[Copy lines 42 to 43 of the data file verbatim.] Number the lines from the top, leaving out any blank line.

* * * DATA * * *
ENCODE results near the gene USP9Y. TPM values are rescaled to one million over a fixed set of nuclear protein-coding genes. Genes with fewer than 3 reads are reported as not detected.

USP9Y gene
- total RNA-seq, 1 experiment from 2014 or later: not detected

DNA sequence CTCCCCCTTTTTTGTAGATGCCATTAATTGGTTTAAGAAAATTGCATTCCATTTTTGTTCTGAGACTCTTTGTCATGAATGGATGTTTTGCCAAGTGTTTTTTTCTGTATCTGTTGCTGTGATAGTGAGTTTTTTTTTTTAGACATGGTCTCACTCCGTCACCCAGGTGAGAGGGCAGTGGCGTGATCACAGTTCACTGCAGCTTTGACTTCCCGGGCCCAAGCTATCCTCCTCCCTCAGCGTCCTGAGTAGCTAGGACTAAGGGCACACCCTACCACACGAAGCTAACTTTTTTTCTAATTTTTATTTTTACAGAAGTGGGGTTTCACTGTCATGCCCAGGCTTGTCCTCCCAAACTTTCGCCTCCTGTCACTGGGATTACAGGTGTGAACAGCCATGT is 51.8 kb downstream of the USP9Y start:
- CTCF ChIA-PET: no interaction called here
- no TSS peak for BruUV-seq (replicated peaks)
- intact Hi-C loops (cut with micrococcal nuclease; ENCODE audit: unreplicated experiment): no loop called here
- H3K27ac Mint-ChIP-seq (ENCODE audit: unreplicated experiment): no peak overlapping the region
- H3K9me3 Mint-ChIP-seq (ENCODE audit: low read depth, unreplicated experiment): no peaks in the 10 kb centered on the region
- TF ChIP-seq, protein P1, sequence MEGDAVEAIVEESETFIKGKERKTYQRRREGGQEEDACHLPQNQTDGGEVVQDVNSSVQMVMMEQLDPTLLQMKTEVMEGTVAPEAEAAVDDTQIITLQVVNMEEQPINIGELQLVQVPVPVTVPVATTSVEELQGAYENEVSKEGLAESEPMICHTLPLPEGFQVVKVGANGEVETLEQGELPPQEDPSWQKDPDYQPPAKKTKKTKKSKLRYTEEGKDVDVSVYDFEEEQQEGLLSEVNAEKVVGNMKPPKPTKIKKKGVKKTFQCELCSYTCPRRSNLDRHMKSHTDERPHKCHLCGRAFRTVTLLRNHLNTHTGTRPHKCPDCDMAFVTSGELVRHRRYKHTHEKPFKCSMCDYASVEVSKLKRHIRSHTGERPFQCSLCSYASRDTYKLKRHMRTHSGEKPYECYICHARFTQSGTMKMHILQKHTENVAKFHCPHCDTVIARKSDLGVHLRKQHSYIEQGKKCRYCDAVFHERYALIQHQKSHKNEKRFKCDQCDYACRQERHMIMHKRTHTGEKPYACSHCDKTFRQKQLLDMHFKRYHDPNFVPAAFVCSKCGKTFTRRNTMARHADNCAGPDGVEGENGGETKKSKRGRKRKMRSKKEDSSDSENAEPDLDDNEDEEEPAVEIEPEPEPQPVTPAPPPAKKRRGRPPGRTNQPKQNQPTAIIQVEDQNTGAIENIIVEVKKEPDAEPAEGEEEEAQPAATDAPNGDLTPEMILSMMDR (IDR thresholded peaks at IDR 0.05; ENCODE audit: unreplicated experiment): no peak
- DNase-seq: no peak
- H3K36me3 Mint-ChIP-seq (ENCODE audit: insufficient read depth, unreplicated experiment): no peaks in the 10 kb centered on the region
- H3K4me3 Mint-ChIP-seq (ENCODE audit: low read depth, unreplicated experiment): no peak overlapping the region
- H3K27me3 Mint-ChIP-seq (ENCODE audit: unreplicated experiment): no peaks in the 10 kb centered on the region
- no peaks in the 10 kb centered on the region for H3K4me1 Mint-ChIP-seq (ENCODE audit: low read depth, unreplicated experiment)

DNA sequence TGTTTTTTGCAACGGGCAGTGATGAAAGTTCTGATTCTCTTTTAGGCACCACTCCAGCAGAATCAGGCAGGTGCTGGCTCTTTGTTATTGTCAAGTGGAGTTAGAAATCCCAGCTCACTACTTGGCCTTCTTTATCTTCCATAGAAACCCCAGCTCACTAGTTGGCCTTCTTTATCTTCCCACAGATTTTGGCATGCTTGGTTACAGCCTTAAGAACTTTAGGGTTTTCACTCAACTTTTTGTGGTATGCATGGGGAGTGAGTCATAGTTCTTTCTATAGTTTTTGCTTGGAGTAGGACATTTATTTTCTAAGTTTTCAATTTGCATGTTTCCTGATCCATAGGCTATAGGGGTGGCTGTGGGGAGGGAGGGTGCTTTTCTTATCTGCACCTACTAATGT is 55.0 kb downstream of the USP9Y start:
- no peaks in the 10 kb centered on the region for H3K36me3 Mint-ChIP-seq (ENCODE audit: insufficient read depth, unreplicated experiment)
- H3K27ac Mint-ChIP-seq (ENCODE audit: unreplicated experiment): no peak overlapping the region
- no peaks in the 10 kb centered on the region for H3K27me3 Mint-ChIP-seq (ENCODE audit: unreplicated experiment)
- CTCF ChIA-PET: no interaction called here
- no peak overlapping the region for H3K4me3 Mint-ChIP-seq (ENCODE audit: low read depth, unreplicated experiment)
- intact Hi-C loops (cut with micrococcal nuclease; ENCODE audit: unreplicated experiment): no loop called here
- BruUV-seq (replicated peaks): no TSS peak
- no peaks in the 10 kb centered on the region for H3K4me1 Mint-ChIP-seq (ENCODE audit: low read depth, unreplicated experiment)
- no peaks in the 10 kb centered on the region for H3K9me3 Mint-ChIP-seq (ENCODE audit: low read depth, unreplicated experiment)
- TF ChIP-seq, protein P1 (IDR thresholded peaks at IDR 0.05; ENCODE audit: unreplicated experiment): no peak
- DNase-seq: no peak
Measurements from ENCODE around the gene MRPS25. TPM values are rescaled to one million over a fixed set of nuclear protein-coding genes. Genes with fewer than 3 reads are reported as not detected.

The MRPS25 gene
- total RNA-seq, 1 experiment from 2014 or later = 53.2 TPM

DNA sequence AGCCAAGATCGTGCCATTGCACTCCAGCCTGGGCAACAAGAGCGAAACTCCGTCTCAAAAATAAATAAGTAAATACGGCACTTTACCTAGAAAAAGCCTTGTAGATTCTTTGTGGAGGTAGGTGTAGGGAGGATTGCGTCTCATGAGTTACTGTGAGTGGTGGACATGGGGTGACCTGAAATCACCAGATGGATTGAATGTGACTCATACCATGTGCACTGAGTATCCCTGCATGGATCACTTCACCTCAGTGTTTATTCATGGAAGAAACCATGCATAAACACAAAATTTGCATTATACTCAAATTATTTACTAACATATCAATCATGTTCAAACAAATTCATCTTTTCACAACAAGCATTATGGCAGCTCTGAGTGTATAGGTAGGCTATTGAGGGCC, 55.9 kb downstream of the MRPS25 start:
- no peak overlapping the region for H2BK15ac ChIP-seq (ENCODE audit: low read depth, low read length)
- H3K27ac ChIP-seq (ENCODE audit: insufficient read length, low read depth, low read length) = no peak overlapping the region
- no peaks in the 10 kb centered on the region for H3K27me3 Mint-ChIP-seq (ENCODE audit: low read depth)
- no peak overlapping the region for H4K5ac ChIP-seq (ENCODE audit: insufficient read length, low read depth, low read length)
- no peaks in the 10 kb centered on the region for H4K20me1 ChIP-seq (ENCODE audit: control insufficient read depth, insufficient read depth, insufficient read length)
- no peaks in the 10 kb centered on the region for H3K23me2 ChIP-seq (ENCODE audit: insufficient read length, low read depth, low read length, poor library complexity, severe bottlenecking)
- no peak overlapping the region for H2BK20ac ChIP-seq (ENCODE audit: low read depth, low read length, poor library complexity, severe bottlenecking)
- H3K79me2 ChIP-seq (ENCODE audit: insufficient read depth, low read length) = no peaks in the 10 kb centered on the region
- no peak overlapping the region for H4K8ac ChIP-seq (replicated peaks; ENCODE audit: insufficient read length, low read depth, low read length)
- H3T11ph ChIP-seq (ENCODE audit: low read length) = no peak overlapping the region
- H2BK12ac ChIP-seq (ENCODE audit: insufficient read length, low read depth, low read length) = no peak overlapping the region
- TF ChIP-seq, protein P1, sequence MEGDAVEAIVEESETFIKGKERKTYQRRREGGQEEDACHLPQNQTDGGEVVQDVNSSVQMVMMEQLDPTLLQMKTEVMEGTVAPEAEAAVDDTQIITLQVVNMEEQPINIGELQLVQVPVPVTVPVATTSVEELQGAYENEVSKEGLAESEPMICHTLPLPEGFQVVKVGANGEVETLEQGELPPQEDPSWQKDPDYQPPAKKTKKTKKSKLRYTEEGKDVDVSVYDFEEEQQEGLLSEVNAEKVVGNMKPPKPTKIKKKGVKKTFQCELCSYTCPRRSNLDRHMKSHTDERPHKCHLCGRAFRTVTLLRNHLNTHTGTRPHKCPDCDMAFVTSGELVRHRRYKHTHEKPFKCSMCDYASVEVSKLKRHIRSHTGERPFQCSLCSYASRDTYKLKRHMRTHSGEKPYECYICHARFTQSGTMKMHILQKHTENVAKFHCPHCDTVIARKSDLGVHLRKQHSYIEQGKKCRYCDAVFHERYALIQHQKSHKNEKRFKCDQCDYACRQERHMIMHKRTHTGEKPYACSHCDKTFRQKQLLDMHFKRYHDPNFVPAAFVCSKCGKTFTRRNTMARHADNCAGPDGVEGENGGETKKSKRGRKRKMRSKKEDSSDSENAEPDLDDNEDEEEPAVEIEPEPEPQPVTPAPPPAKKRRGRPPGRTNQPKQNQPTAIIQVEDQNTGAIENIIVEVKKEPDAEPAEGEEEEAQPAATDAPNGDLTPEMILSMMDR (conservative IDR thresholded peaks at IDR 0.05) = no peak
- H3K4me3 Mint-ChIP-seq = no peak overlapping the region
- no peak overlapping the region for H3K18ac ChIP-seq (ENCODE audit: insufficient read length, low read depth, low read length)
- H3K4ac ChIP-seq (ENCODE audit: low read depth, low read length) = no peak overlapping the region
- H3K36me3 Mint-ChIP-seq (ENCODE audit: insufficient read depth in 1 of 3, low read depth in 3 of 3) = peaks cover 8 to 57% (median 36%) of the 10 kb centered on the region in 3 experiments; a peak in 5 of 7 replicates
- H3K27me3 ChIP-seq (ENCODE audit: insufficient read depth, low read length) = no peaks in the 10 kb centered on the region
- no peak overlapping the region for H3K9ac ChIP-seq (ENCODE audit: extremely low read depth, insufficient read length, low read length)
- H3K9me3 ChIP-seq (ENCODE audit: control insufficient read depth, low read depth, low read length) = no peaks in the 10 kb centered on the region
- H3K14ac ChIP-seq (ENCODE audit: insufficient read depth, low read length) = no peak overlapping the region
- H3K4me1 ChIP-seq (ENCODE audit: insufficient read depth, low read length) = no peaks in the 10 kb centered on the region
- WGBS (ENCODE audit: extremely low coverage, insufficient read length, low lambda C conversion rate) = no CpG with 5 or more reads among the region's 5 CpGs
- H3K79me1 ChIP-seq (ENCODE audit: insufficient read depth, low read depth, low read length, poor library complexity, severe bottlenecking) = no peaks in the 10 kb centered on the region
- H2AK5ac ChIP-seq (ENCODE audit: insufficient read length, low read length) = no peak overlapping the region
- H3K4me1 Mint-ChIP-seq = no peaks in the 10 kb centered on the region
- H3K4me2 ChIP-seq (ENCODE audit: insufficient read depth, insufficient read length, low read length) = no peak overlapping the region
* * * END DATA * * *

- H2BK12ac ChIP-seq (ENCODE audit: insufficient read length, low read depth, low read length) = no peak overlapping the region
- TF ChIP-seq, protein P1, sequence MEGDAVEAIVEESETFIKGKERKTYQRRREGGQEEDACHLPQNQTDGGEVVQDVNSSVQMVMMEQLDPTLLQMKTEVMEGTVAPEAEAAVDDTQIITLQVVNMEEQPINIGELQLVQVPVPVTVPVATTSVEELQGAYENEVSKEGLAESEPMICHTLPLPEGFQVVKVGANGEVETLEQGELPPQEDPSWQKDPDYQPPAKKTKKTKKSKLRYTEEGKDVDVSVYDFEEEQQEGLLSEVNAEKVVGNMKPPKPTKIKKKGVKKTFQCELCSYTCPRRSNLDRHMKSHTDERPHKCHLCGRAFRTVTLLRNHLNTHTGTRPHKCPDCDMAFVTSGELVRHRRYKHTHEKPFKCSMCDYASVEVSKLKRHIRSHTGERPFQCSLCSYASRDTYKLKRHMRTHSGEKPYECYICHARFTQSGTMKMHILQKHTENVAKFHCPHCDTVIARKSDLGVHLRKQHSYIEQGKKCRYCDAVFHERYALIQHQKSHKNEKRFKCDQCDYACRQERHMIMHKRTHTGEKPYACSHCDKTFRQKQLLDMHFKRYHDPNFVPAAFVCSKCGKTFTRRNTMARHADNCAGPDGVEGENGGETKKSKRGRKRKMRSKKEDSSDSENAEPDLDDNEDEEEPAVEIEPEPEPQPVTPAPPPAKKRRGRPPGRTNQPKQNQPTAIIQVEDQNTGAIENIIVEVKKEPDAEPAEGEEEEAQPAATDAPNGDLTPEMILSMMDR (conservative IDR thresholded peaks at IDR 0.05) = no peak